Find MaxNumberOfProcesses in Windows without WMI


Our monitoring solution currently uses WMI for a few of it's metrics, however when under load WMI performs terribly and often fails to return in time, causing a large number of false alerts of various things being offline or missing metrics.

Replacing WMI queries with calls to windows functions found in psapi.h, sysinfoapi.h and others has resolved a majority of these and return about 100x faster, however I am unable to find a way to get the equivalent value of WMI query Win32_OperatingSystem.MaxNumberOfProcesses

The definition from the windows documentation here states:


Data type: uint32

Access type: Read-only

Qualifiers: MappingStrings ("MIB.IETF|HOST-RESOURCES-MIB.hrSystemMaxProcesses")

Maximum number of process contexts the operating system can support. 
The default value set by the provider is 4294967295 (0xFFFFFFFF). If there is no fixed maximum, the value should be 0 (zero). On systems that have a fixed maximum, this object can help diagnose failures that occur when the maximum is reached—if unknown, enter 4294967295 (0xFFFFFFFF).

This property is inherited from CIM_OperatingSystem.

I've tested this value on about 10 different machines, each with differing numbers of CPU and RAM, all of which have returned the above default value of 4294967295 (0xFFFFFFFF). Am I to assume that Windows is actually just sending back this value directly, or should I be returning the value of ULONG_MAX, or is there another way of finding what this value should be?

I tried figure out a way to access the HOST MIB for windows but can't find any details on it other than using some external tool, not directly via code.

I'm currently programming this in the GO language, utilizing C libraries.

If anyone can provide insight into how to retrieve this value without using WMI that would be greatly appreciated.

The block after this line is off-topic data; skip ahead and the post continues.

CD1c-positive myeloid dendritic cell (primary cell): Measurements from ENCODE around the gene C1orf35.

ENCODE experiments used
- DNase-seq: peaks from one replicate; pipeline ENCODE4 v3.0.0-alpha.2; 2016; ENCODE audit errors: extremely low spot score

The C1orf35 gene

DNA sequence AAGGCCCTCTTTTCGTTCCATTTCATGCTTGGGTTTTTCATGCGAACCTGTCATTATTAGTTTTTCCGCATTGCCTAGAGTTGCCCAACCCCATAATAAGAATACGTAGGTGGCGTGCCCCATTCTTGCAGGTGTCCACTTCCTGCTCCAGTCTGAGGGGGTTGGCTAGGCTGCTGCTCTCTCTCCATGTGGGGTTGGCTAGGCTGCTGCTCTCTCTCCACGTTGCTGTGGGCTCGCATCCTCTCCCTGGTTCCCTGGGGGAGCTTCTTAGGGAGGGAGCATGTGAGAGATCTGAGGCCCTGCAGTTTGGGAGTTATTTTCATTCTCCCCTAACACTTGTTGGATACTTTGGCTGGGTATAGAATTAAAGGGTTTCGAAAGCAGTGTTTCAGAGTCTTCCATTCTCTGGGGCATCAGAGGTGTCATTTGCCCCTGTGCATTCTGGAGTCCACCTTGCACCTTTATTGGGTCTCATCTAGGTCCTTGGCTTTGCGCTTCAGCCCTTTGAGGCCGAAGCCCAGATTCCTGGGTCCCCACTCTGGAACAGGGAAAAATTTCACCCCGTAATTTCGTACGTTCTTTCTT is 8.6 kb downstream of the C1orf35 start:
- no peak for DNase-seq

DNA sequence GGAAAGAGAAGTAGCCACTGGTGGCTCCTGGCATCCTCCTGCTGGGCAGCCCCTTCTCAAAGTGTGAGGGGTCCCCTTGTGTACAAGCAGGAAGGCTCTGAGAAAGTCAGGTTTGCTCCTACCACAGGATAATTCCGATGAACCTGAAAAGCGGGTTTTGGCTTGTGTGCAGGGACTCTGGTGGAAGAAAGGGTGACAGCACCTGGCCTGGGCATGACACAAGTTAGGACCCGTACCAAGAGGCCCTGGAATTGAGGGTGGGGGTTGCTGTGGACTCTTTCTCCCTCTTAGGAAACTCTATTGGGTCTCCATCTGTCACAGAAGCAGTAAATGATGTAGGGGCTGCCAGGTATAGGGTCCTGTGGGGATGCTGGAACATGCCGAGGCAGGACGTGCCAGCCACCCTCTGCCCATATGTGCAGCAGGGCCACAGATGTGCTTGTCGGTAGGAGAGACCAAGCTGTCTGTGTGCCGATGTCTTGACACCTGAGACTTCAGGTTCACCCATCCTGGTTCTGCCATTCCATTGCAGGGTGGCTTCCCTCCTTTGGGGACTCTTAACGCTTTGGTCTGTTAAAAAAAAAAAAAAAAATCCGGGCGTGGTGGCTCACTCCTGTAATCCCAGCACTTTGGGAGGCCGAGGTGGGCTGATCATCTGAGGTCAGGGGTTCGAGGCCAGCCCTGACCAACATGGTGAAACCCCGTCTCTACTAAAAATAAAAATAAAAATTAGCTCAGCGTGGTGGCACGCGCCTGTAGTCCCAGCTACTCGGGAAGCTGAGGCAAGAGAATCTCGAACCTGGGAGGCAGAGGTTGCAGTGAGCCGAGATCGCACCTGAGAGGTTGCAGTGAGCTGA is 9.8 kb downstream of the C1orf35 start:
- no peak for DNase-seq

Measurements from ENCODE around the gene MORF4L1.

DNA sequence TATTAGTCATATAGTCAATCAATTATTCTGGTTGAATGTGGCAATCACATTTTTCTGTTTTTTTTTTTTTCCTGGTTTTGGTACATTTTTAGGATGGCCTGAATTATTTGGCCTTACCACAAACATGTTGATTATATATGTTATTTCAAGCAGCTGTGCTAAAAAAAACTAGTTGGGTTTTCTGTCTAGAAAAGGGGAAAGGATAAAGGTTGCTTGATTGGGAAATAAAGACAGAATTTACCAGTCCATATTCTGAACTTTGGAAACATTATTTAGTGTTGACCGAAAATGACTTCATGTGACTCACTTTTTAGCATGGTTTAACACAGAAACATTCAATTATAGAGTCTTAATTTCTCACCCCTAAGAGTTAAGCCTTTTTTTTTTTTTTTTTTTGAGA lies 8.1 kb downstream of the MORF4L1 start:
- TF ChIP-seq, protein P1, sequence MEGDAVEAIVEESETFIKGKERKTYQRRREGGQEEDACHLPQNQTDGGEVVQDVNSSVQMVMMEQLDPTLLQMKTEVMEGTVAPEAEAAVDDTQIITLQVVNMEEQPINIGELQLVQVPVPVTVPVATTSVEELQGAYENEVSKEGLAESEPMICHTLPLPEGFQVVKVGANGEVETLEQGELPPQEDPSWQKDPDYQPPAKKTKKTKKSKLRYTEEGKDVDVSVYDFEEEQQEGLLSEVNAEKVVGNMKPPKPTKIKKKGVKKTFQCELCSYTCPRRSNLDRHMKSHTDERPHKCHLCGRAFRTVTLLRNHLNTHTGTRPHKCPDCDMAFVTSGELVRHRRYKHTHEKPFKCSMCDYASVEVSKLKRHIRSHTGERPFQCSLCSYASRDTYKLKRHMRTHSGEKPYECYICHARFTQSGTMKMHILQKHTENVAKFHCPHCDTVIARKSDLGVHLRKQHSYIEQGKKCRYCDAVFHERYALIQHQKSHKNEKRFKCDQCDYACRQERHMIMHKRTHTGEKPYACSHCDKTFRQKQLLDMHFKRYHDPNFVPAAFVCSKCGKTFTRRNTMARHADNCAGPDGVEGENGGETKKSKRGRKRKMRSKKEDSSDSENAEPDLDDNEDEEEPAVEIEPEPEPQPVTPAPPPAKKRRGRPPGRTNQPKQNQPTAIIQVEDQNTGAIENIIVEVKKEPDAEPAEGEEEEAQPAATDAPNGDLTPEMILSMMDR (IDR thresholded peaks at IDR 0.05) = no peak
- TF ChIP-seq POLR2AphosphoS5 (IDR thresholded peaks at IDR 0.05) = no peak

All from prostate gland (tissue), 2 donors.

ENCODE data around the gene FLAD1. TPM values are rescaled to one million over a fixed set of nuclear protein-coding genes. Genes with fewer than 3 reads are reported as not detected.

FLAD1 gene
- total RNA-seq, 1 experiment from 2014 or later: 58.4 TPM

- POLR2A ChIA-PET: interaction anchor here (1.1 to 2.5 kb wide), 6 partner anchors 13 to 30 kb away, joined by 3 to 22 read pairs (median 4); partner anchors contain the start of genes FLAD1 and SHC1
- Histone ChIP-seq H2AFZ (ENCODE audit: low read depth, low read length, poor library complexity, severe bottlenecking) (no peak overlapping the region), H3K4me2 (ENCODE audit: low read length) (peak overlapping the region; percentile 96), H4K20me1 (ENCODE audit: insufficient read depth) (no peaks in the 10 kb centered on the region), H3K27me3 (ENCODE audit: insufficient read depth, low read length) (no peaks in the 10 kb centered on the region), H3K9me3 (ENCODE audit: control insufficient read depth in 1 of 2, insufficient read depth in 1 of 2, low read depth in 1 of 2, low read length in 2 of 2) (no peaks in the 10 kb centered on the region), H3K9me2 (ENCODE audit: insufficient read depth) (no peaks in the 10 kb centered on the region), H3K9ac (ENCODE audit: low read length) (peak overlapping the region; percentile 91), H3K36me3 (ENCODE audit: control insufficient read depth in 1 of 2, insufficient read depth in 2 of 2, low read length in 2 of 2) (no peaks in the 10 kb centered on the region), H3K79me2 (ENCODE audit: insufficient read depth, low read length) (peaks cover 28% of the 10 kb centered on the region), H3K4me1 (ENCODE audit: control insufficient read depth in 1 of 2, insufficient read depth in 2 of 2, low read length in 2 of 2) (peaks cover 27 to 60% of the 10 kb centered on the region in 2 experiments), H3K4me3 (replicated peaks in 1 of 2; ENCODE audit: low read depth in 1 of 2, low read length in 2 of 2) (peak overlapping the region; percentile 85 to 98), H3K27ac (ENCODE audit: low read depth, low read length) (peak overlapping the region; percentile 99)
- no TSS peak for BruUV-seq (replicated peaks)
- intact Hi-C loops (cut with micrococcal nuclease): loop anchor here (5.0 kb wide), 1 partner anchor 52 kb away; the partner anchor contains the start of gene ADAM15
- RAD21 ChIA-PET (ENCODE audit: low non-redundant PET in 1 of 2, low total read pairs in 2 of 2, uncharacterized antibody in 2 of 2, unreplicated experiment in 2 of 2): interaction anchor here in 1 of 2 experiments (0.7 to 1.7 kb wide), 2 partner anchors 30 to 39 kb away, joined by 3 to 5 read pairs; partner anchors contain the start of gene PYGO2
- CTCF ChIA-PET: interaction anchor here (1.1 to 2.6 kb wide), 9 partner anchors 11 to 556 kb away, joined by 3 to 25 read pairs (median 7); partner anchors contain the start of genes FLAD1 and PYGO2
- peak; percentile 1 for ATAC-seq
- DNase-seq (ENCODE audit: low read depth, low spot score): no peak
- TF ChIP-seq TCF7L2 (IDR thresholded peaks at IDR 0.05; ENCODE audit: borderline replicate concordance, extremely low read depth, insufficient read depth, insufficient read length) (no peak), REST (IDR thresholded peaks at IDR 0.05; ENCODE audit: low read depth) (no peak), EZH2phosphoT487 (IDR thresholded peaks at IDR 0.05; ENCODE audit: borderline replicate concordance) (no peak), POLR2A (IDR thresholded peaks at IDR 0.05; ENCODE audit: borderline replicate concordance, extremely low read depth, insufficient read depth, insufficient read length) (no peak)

asked on Stack Overflow Jan 11, 2021 by retryW • edited Jan 11, 2021 by retryW

1 Answer


You can use CIM_OperatingSystem class CIM (Common Information Models)

[Abstract, UUID("{8502C565-5FBB-11D2-AAC1-006008C78BC7}"), AMENDMENT]
class CIM_OperatingSystem : CIM_LogicalElement
  string   Caption;
  string   CreationClassName;
  string   CSCreationClassName;
  string   CSName;
  sint16   CurrentTimeZone;
  string   Description;
  boolean  Distributed;
  uint64   FreePhysicalMemory;
  uint64   FreeSpaceInPagingFiles;
  uint64   FreeVirtualMemory;
  datetime InstallDate;
  datetime LastBootUpTime;
  datetime LocalDateTime;
  uint32   MaxNumberOfProcesses;   <----------------------------------------
  uint64   MaxProcessMemorySize;
  string   Name;
  uint32   NumberOfLicensedUsers;
  uint32   NumberOfProcesses;
  uint32   NumberOfUsers;
  uint16   OSType;
  string   OtherTypeDescription;
  uint64   SizeStoredInPagingFiles;
  string   Status;
  uint64   TotalSwapSpaceSize;
  uint64   TotalVirtualMemorySize;
  uint64   TotalVisibleMemorySize;
  string   Version;

The DMTF (Distributed Management Task Force) CIM (Common Information Model) classes are the parent classes upon which WMI classes are built. WMI currently supports only the CIM 2.x version schemas.

If the number of processes on a machine is not limited MaxNumberOfProcesses is 0

Maximum number of process contexts the OperatingSystem can support. If there is no fixed maximum, the value should be 0. On systems that have a fixed maximum, this object can help diagnose failures that occur when the maximum is reached.

On the relation between WMI and CIM see,-cim-and-pswa/

Common Information Model

Since the third version of PowerShell, a new module has been introduced in Windows Server 2012 and Windows 8 that is called CIMCmdlets. It has been added so as to replace the legacy WMI cmdlets. If you regularly use WMI, then you will not be lost when moving to the new cmdlets as there are lots of similarities.

The first command to use is Get-CimInstance:

PS> Get-CimInstance -Class Win32_Process

You will notice that it is possible to make requests on the WMI classes. To give a simple summary:

Get-WmiObject is replaced by Get-CimInstance
Get-WmiObject -list is replaced by Get-CimClass

Let’s see in detail the new functionality presented by CIM

Namespace :

answered on Stack Overflow Jan 12, 2021 by ralf htp • edited Jan 13, 2021 by ralf htp

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